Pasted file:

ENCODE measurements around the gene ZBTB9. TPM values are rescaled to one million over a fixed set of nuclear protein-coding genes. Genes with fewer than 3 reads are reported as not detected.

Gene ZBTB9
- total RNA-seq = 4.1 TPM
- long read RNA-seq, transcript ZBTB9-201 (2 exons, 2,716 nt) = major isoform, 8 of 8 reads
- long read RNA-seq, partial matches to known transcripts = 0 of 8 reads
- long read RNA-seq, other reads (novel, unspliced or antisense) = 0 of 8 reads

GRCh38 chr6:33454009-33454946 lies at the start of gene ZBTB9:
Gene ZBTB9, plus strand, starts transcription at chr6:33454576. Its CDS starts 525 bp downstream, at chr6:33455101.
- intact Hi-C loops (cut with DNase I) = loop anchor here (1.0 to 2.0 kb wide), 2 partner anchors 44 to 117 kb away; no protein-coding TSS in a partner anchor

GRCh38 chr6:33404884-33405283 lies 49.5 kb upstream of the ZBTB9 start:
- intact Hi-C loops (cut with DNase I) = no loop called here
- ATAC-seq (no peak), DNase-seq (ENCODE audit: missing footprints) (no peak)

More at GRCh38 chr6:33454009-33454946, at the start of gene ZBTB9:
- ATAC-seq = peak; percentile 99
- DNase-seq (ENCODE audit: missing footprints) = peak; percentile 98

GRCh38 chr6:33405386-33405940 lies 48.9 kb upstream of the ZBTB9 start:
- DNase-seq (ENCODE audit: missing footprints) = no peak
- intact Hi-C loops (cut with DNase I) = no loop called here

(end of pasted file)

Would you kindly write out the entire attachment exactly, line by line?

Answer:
ENCODE measurements around the gene ZBTB9. TPM values are rescaled to one million over a fixed set of nuclear protein-coding genes. Genes with fewer than 3 reads are reported as not detected.

Gene ZBTB9
- total RNA-seq = 4.1 TPM
- long read RNA-seq, transcript ZBTB9-201 (2 exons, 2,716 nt) = major isoform, 8 of 8 reads
- long read RNA-seq, partial matches to known transcripts = 0 of 8 reads
- long read RNA-seq, other reads (novel, unspliced or antisense) = 0 of 8 reads

GRCh38 chr6:33454009-33454946 lies at the start of gene ZBTB9:
Gene ZBTB9, plus strand, starts transcription at chr6:33454576. Its CDS starts 525 bp downstream, at chr6:33455101.
- intact Hi-C loops (cut with DNase I) = loop anchor here (1.0 to 2.0 kb wide), 2 partner anchors 44 to 117 kb away; no protein-coding TSS in a partner anchor

GRCh38 chr6:33404884-33405283 lies 49.5 kb upstream of the ZBTB9 start:
- intact Hi-C loops (cut with DNase I) = no loop called here
- ATAC-seq (no peak), DNase-seq (ENCODE audit: missing footprints) (no peak)

More at GRCh38 chr6:33454009-33454946, at the start of gene ZBTB9:
- ATAC-seq = peak; percentile 99
- DNase-seq (ENCODE audit: missing footprints) = peak; percentile 98

GRCh38 chr6:33405386-33405940 lies 48.9 kb upstream of the ZBTB9 start:
- DNase-seq (ENCODE audit: missing footprints) = no peak
- intact Hi-C loops (cut with DNase I) = no loop called here